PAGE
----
Casino ★★★★½

"When you love someone, you've gotta trust them. There's no other way. You've got to give them the key to everything that's yours. Otherwise, what's the point?"
- Sam "Ace" Rothstein

Martin Scorsese’s Casino is often accused of being an unofficial sequel to his masterpiece, Goodfellas, and as such, has gone onto become perhaps the most overlooked film by Scorsese. A true epic and a phenomenal achievement in filmmaking, even if it doesn’t challenge Scorsese to a new genre of filmmaking, Casino is a visually breathtaking film that perfectly indulges in the violence and operations of the casino. It’s riveting, clever, memorable and truly and undeniably outstanding and is a near perfect film that demands additional viewings. Hardly a sequel to Goodfellas but more so, a film on its own terms, the story, the performances, the cinematography and pacing may be even superior to his Goodfellas. Martin Scorsese with Casino staples himself as the greatest director of the crime genre and quite easily, the greatest director currently alive.

The film tells the story of three interlacing lives. Sam Ace Rothstein (De Niro) and Nicky Santoro move into Las Vegas to operate a casino. Their lives take a drastic turn as they meet Ginger (Stone) and become increasingly absorbed in greed, deception, murder, betrayal and fame.

Perhaps one of the reasons that may make Casino a film that is better than Goodfellas is the more human characters. Outside of Liotta’s Henry Hill, Goodfellas was a story of more monstrous men rather than emotional men. Casino is a deep and thought provoking film with three lead characters, portrayed by De Niro, Pesci and Stone to perfection, who are conflicted and driven from emotional means. In this sense, Casino does feature the more compelling characters who are linked to one another in a fascinating way. Stone’s Ginger is especially the film’s highlight, starting out as the most endearing character and ending as the most despicable character. Stone portrays each aspect of Ginger, her conflict, love and her obsession and addiction to drug use and the psychological and emotional effects absolutely perfect. In a film that stars De Niro and Pesci whose chemistry is stunning, Stone’s performance is so good that it may the film’s best performance.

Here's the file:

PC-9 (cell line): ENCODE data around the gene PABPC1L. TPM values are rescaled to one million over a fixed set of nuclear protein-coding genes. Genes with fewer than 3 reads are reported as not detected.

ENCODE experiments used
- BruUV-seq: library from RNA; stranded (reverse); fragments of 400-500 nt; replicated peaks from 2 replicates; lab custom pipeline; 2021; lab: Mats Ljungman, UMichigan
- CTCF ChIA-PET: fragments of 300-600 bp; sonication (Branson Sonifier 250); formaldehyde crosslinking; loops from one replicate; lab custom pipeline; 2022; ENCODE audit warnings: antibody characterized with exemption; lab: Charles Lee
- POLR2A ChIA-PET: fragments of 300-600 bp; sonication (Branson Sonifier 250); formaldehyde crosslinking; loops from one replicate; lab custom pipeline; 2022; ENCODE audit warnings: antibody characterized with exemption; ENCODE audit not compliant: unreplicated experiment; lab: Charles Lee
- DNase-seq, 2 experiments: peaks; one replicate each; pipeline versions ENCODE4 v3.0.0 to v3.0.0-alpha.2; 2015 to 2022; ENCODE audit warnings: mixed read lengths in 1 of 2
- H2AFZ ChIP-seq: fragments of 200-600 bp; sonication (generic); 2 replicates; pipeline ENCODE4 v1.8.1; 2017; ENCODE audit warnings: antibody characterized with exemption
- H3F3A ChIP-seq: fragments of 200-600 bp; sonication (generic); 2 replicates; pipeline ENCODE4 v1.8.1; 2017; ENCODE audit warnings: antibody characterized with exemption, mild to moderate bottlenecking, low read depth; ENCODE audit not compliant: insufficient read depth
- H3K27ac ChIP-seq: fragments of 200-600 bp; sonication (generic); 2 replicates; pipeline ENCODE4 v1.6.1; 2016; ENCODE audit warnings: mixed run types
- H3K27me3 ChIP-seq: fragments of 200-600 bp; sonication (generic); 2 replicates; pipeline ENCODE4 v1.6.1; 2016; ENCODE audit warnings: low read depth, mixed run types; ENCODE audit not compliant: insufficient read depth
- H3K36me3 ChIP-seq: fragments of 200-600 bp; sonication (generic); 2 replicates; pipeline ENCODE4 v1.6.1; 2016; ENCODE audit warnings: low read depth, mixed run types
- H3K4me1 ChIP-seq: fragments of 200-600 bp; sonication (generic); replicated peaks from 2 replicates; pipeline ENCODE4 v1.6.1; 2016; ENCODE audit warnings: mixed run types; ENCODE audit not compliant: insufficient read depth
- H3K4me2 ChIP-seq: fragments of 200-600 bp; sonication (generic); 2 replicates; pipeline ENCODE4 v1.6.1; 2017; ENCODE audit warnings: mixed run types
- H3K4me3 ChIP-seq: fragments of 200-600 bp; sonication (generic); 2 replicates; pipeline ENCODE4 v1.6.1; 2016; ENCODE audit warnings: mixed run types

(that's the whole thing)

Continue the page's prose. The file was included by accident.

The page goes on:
Scorsese reinforces the narrations that were provided in Goodfellas into Casino, now mostly provided by De Niro and Pesci. The narrations are written expertly and acted amazingly well, truly absorbing the audience into the story of Casino. The narrations bring to the film a sense of its epic and tragic nature whilst also serving as an informative docu-drama on the life of a casino in Las Vegas. Two of the best scenes in the film work as a result of the outstanding narration. In one scene, very early into the film, Nicky beats up a guy who insults Sam. De Niro then provides a narration describing Nicky’s ruthless and monstrous nature about how “you better get a gun and you better kill him, or else, he’ll just keep comin’ back”. It’s a phenomenal bit of narration that introduces Nicky perfectly into the story. The other scene is a long scene where De Niro explains how the casino functions and how the different members of a casino work. “I'm watching the casino manager. And the eye-in-the-sky is watching us all.” It’s another clever and effective use of narration to set up the film perfectly. These narrations, combined with the breathtaking cinematography, make the casino a truly immersive part of the film.

Casino is absolutely amazing and criminally overlooked. Not just an underrated Martin Scorsese film but also one of his very best, Casino is truly absorbing as a result of Scorsese’s indulgence in the casino operations and the effective complications that arise between the three main characters. Acted, written, directed, edited and shot immaculately, Casino is definitely art and trademark Scorsese.

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